Now don’t get me wrong. If you’re having trouble against an enemy team’s Pharah, you’re probably still gonna wanna switch to a hitscan DPS hero like Soldier to deal with her. That said, with the introduction of role passives and small tweaks here and there to various hero abilities, the balance in Overwatch 2 feels good at the moment. If I lost a match to an enemy Pharah, it wasn’t because we didn’t counter-pick against her; it was more likely because our team as a whole just didn’t deal with her and let her run loose.
If you liked the concept of constantly switching heroes mid-match to outplay your opponents, then this change likely won’t sit well with you. Personally, I liked that the flow of a match in Overwatch could completely change whenever someone swapped characters and we were forced to counter-pick against that to advance. It made things exciting, but with heroes being potentially locked behind a paywall or hours of grind for the foreseeable future, this is a change that helps even out the playing field a little.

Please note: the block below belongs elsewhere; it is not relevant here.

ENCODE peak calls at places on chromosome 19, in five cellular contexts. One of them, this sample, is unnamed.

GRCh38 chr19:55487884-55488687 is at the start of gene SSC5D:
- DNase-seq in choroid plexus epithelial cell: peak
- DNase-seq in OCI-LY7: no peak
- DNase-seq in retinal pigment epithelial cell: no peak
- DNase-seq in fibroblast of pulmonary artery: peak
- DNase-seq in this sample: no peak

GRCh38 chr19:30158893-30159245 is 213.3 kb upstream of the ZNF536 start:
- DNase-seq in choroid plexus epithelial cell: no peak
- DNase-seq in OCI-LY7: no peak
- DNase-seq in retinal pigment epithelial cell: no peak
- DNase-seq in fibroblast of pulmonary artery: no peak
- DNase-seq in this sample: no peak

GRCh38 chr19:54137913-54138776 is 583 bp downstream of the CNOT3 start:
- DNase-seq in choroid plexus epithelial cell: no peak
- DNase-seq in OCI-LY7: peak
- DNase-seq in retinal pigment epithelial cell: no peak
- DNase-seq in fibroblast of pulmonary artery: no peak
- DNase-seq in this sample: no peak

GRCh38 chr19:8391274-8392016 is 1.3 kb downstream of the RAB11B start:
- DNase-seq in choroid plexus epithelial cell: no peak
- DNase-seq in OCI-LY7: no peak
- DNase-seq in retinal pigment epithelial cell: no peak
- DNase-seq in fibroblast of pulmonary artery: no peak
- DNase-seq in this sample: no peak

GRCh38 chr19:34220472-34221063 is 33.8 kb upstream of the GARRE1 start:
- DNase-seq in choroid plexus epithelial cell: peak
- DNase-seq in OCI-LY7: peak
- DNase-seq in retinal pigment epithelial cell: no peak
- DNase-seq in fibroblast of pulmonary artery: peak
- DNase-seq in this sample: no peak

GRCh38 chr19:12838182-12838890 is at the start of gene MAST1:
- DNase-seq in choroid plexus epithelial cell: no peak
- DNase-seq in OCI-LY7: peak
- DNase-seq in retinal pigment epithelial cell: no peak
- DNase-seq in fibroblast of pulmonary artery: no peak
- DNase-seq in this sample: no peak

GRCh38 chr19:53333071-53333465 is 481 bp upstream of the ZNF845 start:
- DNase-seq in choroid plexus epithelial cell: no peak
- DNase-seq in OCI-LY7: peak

Speaking of the Battle Pass, I’m not a fan. I’d mentioned in my preview that new heroes would be locked behind tier 55 of the Battle Pass, and it takes a huge time commitment to get up to that level. During the review period, Blizzard unlocked the premium track for members of the press, which meant that I got a 20% experience boost for the Battle Pass as well. Even with that boost, it still took me about two weeks to get to the 20s, and I can only imagine how much longer it’ll take F2P players to reach 55.
While Overwatch 2 seems to be moving away from counter-picking by making all heroes feel more viable, there’s always the concern that future heroes could end up being meta-defining, and locking them behind the Battle Pass like this would only serve to alienate F2P players. Season 1’s hero, Kiriko, is extremely fun to play and while she certainly doesn’t seem game-breaking or anything like that, we can’t necessarily say the same for her successors.